Looking at the cover, you’d think #GIRLBOSS is all about, well, being a boss. After all, there’s Nasty Gal’s CEO, Sophia Amoruso, looking tall and proud. Nasty Gal has come a long way since its Ebay days and you’d think this book tells you how to make a business as big as that. Or perhaps tips on rocking a Nasty Gal-ish look. Actually, it won’t tell you any of those. This book is neither a business book nor a styling guide. (Though, according to Amoruso, the styling guide might be on the way.)
While this can be read by anyone, teenagers and young adults may be the ones who can relate to this the most. If the hashtag in the title isn’t a hint, Amoruso speaks the language of the millennials in the entirety of the book. If you’re closer to her age or older, you might find her tips a little too common. Meaning, either you’ve learned it through experience or you’ve read it somewhere before. But it’s not to say that there’s nothing new this book has to offer. It’s the small points here and there that I find interesting.
Nasty Gal is not just a store. It is also a go-to place for styling tips of their customers. For a nasty gal, dressing up is something you do to yourself and not because you want to snag a guy. When I started putting on face powders and caring for my clothes in high school, my mom would ask me if there’s someone at school whom I’m trying to impress. I was shocked because, while I did have crushes, they were never my motivation to prettify myself. And even now that I’m older, the comment “You’re blooming. Are you seeing someone?” never ceases to irk me. While meant as a compliment, I can’t help but be annoyed at those comments. You dress up, no matter how simple it may be, because you want to feel good about yourself. It’s another form of taking care of yourself. You do it BY yourself, FOR yourself, and not for anyone else. Shouldn’t you be proud of that?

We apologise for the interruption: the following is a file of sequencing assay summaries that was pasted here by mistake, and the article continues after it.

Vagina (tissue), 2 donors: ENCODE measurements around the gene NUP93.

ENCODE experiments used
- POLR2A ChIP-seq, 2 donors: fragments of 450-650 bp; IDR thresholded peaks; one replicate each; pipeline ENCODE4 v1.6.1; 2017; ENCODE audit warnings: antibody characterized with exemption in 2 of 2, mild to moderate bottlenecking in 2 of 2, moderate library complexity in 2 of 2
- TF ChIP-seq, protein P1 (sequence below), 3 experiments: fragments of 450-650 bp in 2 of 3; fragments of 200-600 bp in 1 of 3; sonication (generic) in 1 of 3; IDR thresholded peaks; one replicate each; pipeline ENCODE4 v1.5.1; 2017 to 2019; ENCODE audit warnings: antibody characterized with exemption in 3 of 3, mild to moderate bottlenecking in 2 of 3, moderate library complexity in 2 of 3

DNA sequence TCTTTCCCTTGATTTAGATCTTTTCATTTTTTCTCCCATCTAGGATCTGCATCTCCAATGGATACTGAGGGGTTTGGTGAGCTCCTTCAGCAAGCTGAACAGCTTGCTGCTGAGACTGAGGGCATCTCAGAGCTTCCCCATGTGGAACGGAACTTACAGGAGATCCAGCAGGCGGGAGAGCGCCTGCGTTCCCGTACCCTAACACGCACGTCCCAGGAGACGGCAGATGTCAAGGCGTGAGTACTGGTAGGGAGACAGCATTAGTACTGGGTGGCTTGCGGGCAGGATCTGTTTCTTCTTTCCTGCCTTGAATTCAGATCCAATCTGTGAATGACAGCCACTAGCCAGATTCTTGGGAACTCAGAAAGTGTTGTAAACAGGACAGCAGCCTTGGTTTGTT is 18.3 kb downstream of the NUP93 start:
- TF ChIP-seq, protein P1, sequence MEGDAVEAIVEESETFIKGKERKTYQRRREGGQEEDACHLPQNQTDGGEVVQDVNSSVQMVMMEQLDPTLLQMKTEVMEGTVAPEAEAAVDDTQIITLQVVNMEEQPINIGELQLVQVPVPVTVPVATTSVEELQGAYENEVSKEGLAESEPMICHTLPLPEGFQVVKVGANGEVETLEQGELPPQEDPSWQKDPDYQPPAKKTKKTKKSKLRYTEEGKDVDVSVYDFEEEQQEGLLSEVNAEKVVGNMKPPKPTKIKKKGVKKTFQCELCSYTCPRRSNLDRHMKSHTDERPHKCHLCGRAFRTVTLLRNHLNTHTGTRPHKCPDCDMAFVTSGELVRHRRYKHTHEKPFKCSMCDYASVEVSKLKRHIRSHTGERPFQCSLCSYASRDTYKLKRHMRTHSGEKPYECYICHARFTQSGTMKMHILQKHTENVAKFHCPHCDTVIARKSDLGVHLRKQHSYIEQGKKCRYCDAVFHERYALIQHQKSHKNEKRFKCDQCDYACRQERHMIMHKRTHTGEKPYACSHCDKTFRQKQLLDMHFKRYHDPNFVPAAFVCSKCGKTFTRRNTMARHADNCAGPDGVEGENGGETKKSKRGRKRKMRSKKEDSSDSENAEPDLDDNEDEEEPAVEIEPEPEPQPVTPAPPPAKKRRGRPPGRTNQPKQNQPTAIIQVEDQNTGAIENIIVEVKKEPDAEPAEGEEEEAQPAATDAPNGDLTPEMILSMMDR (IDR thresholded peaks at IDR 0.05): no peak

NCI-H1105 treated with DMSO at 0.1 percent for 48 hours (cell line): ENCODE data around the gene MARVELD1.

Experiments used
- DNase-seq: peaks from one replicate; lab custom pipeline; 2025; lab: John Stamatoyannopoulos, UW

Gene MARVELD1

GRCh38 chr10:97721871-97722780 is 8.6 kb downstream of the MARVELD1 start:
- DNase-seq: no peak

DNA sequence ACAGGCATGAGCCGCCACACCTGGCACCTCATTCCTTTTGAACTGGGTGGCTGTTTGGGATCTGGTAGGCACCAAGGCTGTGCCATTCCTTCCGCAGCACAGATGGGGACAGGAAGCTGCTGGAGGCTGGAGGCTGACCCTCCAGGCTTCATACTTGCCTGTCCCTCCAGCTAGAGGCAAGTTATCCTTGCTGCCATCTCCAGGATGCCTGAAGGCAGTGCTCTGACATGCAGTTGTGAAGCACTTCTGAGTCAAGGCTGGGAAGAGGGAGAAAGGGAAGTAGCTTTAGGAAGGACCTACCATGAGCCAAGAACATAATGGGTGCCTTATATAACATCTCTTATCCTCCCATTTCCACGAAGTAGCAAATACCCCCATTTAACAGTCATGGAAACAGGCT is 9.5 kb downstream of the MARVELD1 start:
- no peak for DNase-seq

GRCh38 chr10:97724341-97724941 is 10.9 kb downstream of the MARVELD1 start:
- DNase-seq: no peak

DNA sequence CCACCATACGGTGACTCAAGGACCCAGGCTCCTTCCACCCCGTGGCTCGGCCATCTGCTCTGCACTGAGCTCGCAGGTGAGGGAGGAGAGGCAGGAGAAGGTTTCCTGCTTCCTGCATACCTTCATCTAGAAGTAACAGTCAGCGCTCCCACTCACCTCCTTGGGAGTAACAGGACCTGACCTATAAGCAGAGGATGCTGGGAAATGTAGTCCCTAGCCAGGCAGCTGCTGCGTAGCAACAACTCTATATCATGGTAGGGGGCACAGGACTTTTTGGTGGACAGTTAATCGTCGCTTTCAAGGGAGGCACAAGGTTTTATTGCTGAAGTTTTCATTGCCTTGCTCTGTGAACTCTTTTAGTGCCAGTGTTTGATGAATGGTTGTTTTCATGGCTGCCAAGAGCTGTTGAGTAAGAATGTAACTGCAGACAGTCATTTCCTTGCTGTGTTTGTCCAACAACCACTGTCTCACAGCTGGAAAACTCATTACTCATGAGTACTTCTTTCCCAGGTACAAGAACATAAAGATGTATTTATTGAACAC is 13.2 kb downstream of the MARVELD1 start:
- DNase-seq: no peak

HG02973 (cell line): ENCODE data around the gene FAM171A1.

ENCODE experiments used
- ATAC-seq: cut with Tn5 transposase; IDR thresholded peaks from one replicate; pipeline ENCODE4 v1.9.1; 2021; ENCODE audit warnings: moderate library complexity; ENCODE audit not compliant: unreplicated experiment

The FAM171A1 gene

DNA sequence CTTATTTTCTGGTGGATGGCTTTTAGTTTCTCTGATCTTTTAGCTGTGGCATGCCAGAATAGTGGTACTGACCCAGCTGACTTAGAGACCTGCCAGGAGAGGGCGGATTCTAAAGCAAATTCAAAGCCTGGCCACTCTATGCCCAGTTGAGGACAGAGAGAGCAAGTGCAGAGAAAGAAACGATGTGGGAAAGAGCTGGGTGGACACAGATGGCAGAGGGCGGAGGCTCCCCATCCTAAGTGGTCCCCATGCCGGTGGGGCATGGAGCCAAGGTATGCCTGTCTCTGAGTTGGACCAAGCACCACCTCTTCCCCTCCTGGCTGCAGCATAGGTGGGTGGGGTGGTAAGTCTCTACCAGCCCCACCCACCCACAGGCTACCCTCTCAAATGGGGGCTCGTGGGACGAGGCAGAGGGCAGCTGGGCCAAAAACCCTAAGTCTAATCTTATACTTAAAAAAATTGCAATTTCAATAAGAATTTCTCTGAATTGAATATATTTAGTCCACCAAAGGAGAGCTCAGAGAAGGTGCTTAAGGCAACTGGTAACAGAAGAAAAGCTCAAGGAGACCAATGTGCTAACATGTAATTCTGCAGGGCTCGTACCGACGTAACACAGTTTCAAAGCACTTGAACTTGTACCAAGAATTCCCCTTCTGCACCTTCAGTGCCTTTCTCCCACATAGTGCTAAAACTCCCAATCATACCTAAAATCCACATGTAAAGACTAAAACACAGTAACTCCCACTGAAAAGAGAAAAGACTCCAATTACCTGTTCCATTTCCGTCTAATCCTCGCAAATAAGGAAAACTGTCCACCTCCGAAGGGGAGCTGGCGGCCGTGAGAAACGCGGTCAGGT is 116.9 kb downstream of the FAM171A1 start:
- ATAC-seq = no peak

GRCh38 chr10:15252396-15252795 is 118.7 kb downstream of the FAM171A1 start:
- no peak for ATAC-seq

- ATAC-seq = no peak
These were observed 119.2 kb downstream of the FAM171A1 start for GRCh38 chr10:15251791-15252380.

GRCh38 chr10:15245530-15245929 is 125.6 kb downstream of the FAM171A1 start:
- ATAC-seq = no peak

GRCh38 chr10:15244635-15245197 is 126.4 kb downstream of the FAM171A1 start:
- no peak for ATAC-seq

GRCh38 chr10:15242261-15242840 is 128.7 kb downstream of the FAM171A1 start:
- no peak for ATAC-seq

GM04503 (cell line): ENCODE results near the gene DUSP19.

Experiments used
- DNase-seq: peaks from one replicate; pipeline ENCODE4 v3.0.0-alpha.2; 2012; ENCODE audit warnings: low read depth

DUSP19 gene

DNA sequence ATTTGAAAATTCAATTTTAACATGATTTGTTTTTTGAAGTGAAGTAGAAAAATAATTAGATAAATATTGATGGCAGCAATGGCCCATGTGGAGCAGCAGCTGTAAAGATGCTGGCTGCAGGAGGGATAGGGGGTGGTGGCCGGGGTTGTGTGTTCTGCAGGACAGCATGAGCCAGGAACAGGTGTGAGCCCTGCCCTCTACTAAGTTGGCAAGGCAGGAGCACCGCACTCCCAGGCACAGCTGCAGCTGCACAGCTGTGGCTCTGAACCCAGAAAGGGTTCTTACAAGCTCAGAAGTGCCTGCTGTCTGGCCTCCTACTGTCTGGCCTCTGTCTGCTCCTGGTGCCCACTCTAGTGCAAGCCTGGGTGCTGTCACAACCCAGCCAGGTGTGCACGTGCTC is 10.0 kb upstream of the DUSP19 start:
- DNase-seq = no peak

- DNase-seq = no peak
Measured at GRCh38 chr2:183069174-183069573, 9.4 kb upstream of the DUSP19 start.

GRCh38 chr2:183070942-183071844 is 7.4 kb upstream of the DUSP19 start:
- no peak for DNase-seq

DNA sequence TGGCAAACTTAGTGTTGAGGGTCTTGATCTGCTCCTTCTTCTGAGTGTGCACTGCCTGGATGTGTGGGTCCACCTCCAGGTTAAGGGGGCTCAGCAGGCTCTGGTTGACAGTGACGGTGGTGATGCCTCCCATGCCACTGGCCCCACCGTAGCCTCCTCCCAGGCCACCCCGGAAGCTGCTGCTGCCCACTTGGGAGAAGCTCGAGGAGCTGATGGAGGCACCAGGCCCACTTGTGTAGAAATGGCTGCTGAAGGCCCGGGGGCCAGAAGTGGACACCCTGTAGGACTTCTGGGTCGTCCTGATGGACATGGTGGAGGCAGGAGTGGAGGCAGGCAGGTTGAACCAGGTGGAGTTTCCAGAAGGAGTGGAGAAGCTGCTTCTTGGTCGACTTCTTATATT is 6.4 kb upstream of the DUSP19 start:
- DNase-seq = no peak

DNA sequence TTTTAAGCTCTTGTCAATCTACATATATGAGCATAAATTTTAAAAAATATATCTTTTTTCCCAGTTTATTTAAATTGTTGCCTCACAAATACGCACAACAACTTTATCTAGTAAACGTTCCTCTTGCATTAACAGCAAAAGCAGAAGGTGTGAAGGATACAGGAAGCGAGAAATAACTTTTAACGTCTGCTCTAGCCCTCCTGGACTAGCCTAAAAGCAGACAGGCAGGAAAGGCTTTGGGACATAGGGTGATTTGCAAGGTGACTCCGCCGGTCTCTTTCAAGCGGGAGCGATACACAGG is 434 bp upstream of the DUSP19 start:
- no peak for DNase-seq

When I first read the title, I thought it would tell you the experiences of being a female boss in a big business or how to lead and manage people. But Amoruso shows that being a boss doesn’t only mean being the highest ranking employee in the company. Or in her case, it doesn’t end in the office. Being a girl boss is about owning your life like a boss. That is the whole point of the book. Sophia emphasizes the right kind of attitude to be your own boss. So what if you’re just an employee? You can still do and enjoy your work the way you want it. Mindset also matters. A lot.
She doesn’t forget the other boring stuff too, namely hardwork and persistence. Oftentimes, in today’s world where almost everything is just a click away, people tend to forget that not all things are readily available for them. They have to work real hard. Sure, it’s not the fancy way of living but had Amoruso stopped her auctions when no one bid on her items, Nasty Gal wouldn’t have grown into a company now.
One of the things that millennials lack these days is financial awareness. They go YOLO mode and throw their hard-earned money in the dust, all the while their bank accounts weep in silence.
Being broke gets old.
This is a timely and valuable thing Amoruso said in her book. In today’s culture where posting pics and statuses of your new gadget is a norm, don’t make living paycheck to paycheck a norm too. Because of Amoruso’s financial intelligence, she is able to increase her asset. But that is not to say that she avoids buying things for herself. Thing is, if she had let herself act as a one day millionaire when her business was starting up, she wouldn’t have accumulated $10000000000000 in her bank.
The latter part of the book focuses on the job hunting. This section comes as a surprise to me since I was thinking that this is more of a self-help than anything-related to business type of book. But I guess the job hunting dos and don’ts is also a form of self-help. There’s also a bit of what if you’re on the other side of the interviewing table. This is the part where I began questioning again what this book is all about. Is it a guide to awesome life in general? Guide to an awesome business life? Tips for employment? Being a boss? The book tries to cover as much as possible that it begins to lose sight of what it really wants to be. Well, at least, I can say that I’m glad there aren’t many business jargons thrown in the book.